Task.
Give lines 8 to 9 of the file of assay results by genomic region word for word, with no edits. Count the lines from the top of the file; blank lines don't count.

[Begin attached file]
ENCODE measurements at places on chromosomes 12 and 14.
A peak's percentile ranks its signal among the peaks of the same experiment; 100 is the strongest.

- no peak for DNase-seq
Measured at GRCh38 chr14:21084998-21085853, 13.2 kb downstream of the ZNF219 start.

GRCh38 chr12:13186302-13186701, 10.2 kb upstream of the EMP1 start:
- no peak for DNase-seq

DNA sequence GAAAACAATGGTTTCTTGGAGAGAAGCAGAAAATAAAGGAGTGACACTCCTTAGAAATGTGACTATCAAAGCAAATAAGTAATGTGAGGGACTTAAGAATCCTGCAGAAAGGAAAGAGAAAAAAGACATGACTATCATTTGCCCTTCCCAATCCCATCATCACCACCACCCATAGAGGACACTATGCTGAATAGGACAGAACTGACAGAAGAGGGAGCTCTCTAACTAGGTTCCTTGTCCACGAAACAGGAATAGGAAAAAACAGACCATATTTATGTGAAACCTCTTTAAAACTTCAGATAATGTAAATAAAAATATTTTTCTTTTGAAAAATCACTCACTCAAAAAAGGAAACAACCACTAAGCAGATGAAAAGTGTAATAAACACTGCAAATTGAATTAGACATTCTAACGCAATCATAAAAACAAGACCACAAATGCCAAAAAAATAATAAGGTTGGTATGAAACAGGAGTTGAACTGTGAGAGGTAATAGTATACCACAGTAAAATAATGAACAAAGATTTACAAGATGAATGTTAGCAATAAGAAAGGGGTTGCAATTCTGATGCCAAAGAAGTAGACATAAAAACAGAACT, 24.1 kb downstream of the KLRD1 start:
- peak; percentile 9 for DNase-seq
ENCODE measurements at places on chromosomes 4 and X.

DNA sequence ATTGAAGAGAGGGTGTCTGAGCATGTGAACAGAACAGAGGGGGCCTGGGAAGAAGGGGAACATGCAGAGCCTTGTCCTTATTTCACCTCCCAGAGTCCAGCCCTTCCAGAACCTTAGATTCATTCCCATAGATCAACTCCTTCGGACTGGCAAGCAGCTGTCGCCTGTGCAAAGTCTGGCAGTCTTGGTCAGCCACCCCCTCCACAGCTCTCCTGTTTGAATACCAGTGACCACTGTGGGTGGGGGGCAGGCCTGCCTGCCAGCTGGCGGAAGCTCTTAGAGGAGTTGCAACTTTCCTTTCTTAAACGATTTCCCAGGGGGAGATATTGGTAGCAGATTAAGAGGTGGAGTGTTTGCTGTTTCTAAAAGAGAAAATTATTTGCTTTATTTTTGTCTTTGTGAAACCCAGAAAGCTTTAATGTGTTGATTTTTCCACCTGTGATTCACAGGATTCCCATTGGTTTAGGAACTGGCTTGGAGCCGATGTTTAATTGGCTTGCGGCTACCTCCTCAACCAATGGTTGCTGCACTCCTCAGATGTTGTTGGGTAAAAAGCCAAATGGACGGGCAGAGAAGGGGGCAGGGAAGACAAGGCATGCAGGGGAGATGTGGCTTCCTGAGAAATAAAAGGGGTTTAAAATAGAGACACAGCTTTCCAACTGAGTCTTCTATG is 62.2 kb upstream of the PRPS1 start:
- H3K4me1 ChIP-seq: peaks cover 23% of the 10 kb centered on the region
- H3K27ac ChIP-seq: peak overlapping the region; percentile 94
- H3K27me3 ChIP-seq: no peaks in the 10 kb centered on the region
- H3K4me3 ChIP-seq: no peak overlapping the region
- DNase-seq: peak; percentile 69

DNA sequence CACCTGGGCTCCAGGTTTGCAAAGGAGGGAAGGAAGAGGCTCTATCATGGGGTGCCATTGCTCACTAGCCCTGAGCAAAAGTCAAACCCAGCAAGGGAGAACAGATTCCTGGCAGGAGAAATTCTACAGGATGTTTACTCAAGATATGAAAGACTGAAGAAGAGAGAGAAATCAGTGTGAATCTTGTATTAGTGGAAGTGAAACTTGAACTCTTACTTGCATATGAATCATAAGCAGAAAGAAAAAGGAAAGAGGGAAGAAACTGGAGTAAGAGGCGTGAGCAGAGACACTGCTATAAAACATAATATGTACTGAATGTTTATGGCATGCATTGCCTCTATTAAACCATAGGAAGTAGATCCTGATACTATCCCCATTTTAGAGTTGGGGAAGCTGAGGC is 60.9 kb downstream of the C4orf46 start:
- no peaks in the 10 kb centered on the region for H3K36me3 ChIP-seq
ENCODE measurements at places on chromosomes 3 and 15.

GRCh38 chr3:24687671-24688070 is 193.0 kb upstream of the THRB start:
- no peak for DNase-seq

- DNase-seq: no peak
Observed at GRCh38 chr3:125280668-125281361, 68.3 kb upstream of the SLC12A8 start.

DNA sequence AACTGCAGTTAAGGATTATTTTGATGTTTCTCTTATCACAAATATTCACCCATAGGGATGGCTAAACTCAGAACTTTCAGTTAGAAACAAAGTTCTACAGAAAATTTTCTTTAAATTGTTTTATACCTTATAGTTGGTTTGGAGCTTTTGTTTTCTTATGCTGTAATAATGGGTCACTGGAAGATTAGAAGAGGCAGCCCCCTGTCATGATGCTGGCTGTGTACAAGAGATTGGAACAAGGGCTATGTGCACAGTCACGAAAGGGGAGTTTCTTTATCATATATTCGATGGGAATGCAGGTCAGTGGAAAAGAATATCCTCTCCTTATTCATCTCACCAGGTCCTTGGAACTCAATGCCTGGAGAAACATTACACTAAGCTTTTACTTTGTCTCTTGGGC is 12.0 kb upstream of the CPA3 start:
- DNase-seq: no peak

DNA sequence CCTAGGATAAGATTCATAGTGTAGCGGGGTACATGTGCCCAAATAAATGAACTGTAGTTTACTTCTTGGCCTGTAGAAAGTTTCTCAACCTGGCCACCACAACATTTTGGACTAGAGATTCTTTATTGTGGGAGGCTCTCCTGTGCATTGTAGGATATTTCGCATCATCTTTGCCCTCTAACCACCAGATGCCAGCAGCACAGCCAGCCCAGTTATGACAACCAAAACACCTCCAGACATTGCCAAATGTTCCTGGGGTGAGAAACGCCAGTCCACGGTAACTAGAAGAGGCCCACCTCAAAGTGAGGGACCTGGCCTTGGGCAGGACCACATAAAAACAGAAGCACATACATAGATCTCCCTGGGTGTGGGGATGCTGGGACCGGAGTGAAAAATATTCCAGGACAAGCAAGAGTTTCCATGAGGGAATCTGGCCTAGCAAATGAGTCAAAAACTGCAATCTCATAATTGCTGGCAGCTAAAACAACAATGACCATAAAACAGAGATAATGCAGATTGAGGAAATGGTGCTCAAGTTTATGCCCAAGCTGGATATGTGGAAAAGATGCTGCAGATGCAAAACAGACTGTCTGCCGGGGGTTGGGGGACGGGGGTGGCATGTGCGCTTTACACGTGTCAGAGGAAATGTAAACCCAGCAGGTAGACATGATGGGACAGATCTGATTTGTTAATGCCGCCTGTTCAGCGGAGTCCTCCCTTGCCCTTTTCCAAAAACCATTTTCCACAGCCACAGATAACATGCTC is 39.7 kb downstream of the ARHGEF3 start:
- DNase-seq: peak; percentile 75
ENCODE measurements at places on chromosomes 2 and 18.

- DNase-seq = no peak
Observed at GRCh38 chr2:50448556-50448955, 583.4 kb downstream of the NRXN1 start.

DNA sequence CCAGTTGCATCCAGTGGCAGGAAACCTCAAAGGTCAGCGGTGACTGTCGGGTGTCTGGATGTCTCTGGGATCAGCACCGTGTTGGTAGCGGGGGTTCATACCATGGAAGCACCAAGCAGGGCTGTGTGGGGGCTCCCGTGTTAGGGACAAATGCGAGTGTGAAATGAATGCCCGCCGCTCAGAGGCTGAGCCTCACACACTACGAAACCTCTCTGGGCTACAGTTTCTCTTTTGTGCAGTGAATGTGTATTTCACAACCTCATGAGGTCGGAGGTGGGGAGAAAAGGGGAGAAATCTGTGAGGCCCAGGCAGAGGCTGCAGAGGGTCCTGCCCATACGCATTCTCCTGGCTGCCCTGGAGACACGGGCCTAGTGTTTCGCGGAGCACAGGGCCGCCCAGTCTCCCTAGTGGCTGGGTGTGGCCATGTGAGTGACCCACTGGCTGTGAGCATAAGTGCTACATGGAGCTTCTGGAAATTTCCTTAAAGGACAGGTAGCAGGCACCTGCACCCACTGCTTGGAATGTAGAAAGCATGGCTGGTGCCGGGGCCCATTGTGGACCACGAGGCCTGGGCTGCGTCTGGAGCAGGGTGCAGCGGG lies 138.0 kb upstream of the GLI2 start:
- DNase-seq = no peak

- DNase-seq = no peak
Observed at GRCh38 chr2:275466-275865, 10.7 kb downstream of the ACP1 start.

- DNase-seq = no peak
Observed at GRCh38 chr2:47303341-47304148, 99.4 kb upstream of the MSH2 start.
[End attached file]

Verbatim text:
- peak; percentile 9 for DNase-seq
ENCODE measurements at places on chromosomes 4 and X.